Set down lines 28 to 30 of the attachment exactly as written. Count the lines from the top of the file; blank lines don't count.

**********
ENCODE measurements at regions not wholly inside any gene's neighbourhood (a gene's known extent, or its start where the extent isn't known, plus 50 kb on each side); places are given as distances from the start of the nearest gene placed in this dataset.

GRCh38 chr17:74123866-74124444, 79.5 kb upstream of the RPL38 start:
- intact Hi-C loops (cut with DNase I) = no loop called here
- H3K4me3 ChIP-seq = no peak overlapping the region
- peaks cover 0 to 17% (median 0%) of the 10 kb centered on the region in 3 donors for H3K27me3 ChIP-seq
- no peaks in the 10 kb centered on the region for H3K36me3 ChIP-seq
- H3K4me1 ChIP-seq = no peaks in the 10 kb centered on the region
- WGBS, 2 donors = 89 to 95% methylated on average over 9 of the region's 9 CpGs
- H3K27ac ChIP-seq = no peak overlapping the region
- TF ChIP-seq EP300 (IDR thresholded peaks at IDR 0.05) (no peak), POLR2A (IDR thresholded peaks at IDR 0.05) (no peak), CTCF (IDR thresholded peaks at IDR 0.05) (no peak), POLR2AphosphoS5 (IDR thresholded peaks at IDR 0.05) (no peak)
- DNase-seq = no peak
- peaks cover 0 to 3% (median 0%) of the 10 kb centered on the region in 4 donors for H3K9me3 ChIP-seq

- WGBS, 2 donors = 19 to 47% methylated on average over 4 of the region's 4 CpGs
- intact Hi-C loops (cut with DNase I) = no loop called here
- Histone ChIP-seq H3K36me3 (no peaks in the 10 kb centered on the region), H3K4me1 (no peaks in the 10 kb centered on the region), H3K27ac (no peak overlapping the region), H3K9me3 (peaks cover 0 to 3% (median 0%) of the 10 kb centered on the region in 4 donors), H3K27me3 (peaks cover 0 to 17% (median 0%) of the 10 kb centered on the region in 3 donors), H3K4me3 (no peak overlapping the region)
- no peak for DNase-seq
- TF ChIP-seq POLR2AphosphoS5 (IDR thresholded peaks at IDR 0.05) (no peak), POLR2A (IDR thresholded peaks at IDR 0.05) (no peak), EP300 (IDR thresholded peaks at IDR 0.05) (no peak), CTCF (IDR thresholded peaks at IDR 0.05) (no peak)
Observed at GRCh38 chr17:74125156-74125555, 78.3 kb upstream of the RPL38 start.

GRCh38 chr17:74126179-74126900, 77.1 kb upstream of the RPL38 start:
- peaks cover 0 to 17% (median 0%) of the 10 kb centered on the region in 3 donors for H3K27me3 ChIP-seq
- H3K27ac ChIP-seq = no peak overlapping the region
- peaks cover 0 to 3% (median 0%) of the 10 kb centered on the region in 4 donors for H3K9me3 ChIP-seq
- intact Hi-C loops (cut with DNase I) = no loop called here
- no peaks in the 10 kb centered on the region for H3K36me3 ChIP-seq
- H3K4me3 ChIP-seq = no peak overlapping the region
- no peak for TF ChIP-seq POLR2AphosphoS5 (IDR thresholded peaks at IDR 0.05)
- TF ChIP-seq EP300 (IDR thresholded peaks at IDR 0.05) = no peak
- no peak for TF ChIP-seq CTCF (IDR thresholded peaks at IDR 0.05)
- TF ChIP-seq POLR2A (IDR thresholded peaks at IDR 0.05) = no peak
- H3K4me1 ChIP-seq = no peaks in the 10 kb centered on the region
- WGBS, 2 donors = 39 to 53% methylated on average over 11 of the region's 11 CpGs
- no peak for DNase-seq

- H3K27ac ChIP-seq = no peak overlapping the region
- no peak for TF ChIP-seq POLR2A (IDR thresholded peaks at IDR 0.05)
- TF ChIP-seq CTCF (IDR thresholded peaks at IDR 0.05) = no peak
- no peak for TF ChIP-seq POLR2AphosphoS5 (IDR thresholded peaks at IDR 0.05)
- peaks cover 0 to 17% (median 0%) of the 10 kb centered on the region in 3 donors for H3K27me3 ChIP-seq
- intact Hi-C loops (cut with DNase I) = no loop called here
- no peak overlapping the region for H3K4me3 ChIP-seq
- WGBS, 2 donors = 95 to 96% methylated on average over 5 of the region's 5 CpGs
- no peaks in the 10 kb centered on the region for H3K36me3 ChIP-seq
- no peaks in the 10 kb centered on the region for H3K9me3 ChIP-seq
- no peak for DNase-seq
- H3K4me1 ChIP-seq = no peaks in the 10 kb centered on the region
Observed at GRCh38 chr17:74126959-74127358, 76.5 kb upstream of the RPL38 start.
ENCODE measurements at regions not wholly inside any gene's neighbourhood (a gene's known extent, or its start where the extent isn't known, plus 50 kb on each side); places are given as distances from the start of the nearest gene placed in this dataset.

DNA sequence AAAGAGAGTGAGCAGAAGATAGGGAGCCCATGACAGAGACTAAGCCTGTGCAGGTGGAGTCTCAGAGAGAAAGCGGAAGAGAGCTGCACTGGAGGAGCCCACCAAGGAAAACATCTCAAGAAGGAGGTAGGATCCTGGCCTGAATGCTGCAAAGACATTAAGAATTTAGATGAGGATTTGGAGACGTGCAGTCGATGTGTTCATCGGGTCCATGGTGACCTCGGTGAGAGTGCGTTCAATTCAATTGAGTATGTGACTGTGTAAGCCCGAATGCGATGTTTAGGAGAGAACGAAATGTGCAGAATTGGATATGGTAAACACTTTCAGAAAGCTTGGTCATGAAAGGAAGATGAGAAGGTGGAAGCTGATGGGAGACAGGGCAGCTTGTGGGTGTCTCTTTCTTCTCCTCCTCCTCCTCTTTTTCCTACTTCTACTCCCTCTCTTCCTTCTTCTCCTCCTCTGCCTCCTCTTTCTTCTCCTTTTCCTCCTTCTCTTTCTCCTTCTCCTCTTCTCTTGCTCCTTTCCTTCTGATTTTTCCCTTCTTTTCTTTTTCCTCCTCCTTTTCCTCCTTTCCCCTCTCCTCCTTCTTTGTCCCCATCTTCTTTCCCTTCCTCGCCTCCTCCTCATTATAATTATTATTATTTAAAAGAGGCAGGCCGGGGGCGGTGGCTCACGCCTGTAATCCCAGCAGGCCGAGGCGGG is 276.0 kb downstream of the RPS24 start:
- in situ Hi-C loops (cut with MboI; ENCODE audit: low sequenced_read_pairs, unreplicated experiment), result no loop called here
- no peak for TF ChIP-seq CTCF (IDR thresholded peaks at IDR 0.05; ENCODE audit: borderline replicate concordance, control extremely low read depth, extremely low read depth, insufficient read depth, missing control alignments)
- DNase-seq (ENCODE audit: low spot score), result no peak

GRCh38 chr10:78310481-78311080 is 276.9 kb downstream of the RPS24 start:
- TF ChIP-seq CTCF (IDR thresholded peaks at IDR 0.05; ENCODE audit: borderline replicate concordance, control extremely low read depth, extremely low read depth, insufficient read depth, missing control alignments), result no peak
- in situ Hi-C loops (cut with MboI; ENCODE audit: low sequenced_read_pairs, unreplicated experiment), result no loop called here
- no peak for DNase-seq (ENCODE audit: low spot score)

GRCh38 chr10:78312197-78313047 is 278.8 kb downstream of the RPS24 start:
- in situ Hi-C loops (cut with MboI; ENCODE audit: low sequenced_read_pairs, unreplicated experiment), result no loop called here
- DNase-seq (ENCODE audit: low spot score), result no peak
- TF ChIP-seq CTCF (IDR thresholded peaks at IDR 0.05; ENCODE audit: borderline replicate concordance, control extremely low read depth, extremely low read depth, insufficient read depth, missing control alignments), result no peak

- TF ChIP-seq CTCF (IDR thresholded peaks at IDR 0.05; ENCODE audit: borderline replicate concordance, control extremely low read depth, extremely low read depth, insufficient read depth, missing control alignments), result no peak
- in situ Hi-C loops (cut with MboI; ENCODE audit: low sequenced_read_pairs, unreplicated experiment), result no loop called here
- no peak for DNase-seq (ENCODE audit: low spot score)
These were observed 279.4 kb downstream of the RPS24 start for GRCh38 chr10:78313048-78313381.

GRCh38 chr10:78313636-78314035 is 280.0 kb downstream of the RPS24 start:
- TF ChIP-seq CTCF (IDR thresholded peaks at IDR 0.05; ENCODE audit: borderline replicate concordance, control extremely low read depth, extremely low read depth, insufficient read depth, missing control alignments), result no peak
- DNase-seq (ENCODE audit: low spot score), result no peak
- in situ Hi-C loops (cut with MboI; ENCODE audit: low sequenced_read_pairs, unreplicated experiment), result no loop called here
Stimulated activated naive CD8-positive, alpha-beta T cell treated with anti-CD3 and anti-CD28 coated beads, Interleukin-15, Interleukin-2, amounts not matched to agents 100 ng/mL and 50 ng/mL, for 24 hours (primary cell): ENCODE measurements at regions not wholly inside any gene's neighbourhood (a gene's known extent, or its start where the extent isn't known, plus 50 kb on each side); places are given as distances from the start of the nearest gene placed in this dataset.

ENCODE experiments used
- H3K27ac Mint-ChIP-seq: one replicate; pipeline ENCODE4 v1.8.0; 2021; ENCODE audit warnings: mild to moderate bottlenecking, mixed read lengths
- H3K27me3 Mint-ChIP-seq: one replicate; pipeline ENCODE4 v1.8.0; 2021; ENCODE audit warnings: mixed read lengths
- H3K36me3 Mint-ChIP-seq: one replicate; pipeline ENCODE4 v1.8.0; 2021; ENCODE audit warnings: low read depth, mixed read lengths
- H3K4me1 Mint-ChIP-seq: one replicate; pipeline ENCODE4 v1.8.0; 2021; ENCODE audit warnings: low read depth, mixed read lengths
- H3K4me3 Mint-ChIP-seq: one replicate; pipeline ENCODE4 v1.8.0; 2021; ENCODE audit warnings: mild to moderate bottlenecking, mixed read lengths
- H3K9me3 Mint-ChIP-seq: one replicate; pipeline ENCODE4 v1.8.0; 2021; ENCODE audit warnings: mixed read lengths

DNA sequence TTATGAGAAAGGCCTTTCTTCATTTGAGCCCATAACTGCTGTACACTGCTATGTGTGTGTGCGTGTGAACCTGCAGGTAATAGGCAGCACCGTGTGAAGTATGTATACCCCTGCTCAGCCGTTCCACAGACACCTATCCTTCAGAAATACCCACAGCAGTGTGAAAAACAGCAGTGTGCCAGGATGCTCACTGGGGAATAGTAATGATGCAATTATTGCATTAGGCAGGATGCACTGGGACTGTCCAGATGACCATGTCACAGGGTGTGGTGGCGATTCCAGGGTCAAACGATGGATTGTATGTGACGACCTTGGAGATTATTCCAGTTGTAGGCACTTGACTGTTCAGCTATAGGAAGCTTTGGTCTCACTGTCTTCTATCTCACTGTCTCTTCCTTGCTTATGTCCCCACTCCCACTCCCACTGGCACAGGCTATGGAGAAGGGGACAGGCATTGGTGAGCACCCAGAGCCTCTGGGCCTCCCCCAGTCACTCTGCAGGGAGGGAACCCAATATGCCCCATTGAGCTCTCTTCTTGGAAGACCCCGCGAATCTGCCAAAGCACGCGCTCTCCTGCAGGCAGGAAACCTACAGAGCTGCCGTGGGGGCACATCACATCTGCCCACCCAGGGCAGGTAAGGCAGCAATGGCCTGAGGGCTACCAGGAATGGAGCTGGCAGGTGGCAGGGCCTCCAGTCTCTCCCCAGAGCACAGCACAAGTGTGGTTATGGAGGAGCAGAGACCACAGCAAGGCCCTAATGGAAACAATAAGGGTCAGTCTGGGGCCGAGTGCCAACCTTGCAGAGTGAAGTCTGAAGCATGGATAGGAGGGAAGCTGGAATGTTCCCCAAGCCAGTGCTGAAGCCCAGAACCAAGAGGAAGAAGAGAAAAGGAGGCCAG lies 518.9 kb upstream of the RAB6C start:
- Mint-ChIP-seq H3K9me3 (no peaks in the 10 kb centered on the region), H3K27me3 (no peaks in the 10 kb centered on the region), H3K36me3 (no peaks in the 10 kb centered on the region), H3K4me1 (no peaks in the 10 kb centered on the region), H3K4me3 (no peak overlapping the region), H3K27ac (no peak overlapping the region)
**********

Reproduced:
- no peak for TF ChIP-seq CTCF (IDR thresholded peaks at IDR 0.05)
- TF ChIP-seq POLR2A (IDR thresholded peaks at IDR 0.05) = no peak
- H3K4me1 ChIP-seq = no peaks in the 10 kb centered on the region